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Do Wages Lead Inflation? Swiss Evidence

Summary

We construct a quarterly time series for nominal hourly wages and unit labour costs from 1975 onwards and investigate the empirical link between wages and CPI inflation in Switzerland in order to identify causality effects and assess the relevance of wages as an indicator for short-run price changes. We find evidence that prices systematically influence wages whereas the influence of wages on prices is much more sensitive to the choice of the sample period. In particular, the explanatory power of wages disappears in a low inflation environment. These findings move in the same direction as most evidence obtained with US data.

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Correspondence to Attilio Zanetti.

Additional information

I am grateful to two anonymous referees for their stimulating suggestions. Earlier drafts of this paper took advantage of the helpful remarks of several collegues at the SNB as well as of participants in the 2006 Annual Meeting of the SSES. I also thank André Farine at the SFSO for his support in gathering the data as well as Cliona Coyne and Helen Baumer for their careful reading of the manuscript. The views expressed in this paper are those of the author and do not necessarily reflect those of the Swiss National Bank.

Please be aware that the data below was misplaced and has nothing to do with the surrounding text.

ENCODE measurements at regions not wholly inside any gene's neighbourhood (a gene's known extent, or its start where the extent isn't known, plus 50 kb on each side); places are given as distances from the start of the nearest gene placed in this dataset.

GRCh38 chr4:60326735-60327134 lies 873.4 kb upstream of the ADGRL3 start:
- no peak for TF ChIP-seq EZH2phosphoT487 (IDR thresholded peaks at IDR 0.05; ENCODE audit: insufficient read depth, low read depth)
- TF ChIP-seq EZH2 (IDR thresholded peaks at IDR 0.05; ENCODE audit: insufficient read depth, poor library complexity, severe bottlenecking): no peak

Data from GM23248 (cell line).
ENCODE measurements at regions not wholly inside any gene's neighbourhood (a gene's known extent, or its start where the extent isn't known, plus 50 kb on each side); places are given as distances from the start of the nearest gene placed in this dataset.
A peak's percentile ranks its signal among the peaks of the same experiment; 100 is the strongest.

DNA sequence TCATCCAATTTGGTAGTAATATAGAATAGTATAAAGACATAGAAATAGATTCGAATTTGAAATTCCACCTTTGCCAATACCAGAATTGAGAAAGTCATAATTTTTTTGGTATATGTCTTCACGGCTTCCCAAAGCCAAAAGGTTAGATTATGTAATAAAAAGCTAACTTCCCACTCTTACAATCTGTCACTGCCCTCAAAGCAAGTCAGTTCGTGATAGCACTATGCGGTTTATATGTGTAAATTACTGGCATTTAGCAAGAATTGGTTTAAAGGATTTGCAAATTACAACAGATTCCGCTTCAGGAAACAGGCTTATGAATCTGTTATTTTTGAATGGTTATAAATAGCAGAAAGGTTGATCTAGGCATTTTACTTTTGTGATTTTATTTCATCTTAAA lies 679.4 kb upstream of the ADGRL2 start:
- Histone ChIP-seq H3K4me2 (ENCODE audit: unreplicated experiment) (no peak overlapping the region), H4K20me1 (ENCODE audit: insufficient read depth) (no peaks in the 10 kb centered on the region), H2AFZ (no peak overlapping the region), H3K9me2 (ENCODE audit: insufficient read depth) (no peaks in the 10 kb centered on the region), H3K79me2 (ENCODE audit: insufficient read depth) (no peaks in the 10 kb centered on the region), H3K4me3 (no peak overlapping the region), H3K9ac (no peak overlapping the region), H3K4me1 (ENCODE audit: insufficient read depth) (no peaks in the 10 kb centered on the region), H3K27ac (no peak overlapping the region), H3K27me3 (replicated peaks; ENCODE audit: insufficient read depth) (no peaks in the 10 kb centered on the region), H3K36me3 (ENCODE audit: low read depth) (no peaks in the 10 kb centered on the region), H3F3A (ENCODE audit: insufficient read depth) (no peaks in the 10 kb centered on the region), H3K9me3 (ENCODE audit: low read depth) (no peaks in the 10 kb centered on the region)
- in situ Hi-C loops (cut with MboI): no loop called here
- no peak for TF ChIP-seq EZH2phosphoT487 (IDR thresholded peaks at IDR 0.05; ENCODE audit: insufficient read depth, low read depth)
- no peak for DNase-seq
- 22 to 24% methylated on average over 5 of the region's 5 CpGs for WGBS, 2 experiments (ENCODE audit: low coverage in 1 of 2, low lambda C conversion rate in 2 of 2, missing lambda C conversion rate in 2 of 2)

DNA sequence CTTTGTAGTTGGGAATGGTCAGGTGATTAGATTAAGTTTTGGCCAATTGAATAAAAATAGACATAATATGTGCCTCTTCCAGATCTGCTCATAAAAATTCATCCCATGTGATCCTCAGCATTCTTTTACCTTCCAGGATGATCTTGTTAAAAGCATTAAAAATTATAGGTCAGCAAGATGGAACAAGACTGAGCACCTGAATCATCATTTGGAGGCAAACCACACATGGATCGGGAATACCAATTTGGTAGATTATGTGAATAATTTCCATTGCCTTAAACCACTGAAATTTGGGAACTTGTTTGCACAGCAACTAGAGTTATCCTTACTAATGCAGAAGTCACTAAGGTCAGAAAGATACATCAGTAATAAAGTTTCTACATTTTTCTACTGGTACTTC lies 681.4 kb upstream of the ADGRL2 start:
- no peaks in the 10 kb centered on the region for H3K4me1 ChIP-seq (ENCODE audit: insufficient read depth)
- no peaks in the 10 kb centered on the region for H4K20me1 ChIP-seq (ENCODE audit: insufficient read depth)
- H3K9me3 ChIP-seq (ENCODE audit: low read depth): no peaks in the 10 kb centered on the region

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Zanetti, A. Do Wages Lead Inflation? Swiss Evidence. Swiss J Economics Statistics 143, 67–92 (2007). https://doi.org/10.1007/BF03399234

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Keywords

  • inflation
  • wages
  • unit labour costs
  • Granger causality

JEL classification

  • E31
  • J30